Research Report Insight #1

Prior to this past week, the S&P 500 had consolidated 4.5% from its peak in January. In February, the S&P 500 began another 4%+ correction and it may have culminated with a 5.8% correction this past week. Now let’s look at a the 1-year chart of the S&P 500 to get a better idea of the present conditions and where we’ve been.

What we can see in the chart above is that the S&P 500 held a close, on Thursday, below the 50-DMA and below the lower Bollinger Band. This is usually a sign of oversold conditions, which were also indicated in the final week of October, if you walk backwards in the chart.

  • The 50-DMA resides at 3,819
  • Above that, the 20-DMA resides at 3,885
  • While the S&P 500 did break below the long-term trend line support (purple line) briefly, it managed to close above this trend line and the 50-DMA for the week.

What I believe to be good news for the bulls, regarding the recent 5.8% consolidation in the S&P 500, is that price did not get back to the January “swing low” (3,694 and 3,714 on a closing basis). This essentially means that we have not made lower lows after making higher highs. This is still just a normal consolidation pattern within a cyclical uptrend. Could the market still consolidate down to the former swing low? Certainly that is one probability, but market breadth continues to prove resilient and points to the need for a greater downside catalyst. Something possibly other than normal and to-be-expected rising yields.

Research Report Insight #2

The Nasdaq is not out the dangers of correcting further, either for price or time and simply due to the sharp rally off of oversold conditions.

As we can see from the percentage of Nasdaq stocks trading above their 10-DMA, the oversold conditions resolved higher, but still in consolidation territory. The percentage of Nasdaq stocks trading above their 50-DMA, with the index still below its 50DMA, is also in the 30%ile range. Having said that, there remains strong reason to believe that this is also a normal and to-be-expected correction as the number of Nasdaq stocks above their 200-DMA, the longer-term moving average, remains healthy at 70 percent.

I’m of the opinion that the Nasdaq, after a 12.5% correction to-date and at one point this past week 2 standard deviations below its 50-DMA, the most oversold it has been since the March 23, 2020 COVID Crash low, is in a bottoming process. One of the issues suggesting investors need to keep an open mind when it comes to the Nasdaq is that corrections “eventually” fall back to the lower 9-month -1.5 stdev. Bollinger Band. That level wouldn’t be achieved until the Nasdaq hits 10,137. The data set only goes back to 2011, so there’s that!

Research Report Insight #3

According to the latest tally of retail sales by Redbook, chain store sales surged to a 4.6% YoY clip in the week ended February 27, 2020, up from the prior 2.9% YoY rate. That’s the strongest since the January 2nd 5.5% YoY climb. The pop helped boost February month-to-date sales to a 3.1% Yo rate versus 2.6% previously. (See chart below)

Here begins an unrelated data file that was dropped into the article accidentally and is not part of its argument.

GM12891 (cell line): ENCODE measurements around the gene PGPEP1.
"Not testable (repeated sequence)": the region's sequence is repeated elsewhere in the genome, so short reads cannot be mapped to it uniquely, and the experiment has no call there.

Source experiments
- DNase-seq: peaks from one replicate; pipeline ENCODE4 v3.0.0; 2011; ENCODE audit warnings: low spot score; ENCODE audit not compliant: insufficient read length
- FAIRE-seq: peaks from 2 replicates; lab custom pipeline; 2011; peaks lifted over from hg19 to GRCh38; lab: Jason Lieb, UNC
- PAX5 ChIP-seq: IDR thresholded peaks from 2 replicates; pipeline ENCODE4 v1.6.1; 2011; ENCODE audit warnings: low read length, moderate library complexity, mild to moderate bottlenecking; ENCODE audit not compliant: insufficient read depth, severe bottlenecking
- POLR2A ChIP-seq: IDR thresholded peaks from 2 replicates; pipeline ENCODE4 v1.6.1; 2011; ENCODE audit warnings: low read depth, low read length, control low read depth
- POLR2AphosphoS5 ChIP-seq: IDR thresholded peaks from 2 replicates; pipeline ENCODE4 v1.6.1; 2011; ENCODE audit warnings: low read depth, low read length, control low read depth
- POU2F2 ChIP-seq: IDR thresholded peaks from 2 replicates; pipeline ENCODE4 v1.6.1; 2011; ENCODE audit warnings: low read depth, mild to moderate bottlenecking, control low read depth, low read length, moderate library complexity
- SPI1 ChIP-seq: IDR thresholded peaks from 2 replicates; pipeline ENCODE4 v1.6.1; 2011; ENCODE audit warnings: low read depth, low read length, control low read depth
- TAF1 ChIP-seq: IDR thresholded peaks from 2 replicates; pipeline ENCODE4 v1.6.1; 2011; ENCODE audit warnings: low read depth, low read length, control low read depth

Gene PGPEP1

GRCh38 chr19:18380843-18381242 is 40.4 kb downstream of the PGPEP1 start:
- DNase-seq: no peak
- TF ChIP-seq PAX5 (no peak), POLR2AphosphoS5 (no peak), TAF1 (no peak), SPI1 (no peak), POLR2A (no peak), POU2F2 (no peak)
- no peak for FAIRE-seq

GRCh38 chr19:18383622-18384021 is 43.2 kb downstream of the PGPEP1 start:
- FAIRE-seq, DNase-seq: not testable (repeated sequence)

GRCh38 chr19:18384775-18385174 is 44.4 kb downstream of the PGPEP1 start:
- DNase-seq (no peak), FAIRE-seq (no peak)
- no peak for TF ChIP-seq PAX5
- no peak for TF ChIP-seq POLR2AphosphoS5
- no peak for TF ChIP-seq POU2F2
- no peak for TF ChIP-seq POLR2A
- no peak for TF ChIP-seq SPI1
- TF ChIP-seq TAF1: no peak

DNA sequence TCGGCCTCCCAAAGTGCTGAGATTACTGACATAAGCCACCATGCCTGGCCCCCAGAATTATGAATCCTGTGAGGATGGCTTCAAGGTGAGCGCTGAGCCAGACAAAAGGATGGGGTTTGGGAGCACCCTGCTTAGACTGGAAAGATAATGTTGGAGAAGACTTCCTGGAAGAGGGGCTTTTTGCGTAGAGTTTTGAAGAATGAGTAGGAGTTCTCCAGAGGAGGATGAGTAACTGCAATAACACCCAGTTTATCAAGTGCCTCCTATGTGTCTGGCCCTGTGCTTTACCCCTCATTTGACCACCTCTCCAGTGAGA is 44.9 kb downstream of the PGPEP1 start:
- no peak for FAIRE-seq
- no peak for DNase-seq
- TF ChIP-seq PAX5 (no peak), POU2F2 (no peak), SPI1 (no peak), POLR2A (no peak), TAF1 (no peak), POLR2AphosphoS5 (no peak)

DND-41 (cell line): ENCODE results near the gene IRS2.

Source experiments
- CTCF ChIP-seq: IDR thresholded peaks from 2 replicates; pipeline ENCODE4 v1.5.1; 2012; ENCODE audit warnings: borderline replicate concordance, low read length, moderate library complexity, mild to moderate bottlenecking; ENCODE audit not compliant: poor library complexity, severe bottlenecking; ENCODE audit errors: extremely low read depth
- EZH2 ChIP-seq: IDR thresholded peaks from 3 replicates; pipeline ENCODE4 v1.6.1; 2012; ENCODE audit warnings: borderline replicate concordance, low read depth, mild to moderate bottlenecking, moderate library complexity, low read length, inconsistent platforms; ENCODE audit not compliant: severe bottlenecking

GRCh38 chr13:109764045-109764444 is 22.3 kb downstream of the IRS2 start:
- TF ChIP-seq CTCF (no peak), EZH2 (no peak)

This past week was also jobs week, which was kickstarted by the ADP private sector payroll report. In the report released on Wednesday, the February estimate came in at 117K Nonfarm private employment jobs gained, a decrease over the ADP revised January figure of 195K. The 117K estimate came in below the consensus of 177K for the ADP number.

“The labor market continues to post a sluggish recovery across the board,” said Nela Richardson, chief economist, ADP. “We’re seeing large-sized companies increasingly feeling the effects of COVID-19, while job growth in the goods producing sector pauses. With the pandemic still in the driver’s seat, the service sector remains well below its pre-pandemic levels; however, this sector is one that will likely benefit the most over time with reopenings and increased consumer confidence.”

The Labor Department on Thursday reported that first-time filings for unemployment insurance in the week ended Feb. 27 totaled a seasonally adjusted 745,000, a touch below the Dow Jones estimate of 750,000. The total was a slight uptick from the previous week’s upwardly revised 736,000.

“We expected a substantially bigger rebound after the huge winter storm pushed claims down, so this reading suggests that the underlying trend in layoffs is falling, thanks to the reopening now underway across many states,” said Ian Shepherdson, chief economist for Pantheon Macroeconomics.

Research Report Insight #4

The 10-Year Treasury yields have tracked inflation lower over time and for a long time. Rising rates are not a foregone conclusion. History tells us that every recession is followed by a trough in interest rates several quarters later.

10-Year Treasury Yields Have Tracked Inflation Lower

The same pattern occurred in the wake of the next two recessions. In 2008 the ten-year Treasury note touched a low of 2 percent. By 2010, as the economy began to rebound, bonds touched 4 percent only to subsequently fall to new lows of 1.4 percent in 2012.

Now, similar fears grip markets that reflationary pressures are paving the way to higher rates. No doubt, prices will rebound from post pandemic lows but given the surplus capacity throughout most of the economy and high levels of unemployment, any increase in the rate of inflation is likely transient.”